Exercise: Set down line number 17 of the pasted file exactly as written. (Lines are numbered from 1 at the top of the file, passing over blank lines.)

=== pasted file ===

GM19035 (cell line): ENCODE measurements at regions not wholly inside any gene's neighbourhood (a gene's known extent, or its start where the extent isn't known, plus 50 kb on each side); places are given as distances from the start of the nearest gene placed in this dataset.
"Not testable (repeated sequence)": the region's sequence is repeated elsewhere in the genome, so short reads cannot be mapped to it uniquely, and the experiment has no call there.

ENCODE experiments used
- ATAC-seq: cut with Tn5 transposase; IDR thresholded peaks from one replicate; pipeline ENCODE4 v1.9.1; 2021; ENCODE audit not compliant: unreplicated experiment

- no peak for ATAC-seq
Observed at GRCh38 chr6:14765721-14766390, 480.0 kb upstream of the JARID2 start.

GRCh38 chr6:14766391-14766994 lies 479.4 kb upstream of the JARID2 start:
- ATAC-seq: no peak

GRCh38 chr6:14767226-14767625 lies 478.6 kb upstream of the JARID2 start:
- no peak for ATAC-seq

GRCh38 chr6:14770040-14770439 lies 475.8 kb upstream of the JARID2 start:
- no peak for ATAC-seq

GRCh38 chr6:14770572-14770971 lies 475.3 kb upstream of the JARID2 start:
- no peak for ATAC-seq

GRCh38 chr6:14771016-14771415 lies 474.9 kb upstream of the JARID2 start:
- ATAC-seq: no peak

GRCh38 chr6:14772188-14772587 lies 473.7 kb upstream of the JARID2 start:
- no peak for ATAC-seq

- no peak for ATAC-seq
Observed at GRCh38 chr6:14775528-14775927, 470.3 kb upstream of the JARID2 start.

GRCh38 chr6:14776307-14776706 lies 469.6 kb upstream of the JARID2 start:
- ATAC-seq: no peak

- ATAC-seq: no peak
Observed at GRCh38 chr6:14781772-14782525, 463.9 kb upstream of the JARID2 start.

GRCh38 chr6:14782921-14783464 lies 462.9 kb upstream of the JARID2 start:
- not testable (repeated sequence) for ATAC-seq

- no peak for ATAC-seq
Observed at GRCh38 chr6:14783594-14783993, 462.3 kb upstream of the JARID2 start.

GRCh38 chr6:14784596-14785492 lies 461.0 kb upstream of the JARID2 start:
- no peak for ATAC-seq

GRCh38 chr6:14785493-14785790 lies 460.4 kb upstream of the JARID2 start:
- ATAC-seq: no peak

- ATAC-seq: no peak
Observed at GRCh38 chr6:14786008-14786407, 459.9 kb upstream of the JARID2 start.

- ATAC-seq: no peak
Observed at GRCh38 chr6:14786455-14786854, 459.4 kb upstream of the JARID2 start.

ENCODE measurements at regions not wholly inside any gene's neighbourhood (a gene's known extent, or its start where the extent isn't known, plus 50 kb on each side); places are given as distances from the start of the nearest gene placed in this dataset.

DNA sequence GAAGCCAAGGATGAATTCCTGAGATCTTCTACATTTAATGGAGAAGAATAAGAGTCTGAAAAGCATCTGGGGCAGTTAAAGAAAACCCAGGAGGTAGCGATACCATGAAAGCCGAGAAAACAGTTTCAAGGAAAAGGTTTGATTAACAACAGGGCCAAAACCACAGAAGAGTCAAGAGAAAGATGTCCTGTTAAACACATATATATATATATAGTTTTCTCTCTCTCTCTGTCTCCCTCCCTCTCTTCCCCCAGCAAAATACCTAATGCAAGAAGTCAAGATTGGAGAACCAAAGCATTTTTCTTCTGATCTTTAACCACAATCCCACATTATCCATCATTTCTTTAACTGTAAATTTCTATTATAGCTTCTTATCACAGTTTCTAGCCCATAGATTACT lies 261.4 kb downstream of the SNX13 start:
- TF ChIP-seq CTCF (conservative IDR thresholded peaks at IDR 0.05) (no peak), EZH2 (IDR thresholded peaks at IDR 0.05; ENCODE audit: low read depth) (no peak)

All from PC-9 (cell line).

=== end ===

GRCh38 chr6:14772188-14772587 lies 473.7 kb upstream of the JARID2 start: